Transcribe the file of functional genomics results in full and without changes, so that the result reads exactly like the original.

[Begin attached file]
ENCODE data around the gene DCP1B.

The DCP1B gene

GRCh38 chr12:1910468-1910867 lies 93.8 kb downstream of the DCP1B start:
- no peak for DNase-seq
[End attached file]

ENCODE data around the gene DCP1B.

The DCP1B gene

GRCh38 chr12:1910468-1910867 lies 93.8 kb downstream of the DCP1B start:
- no peak for DNase-seq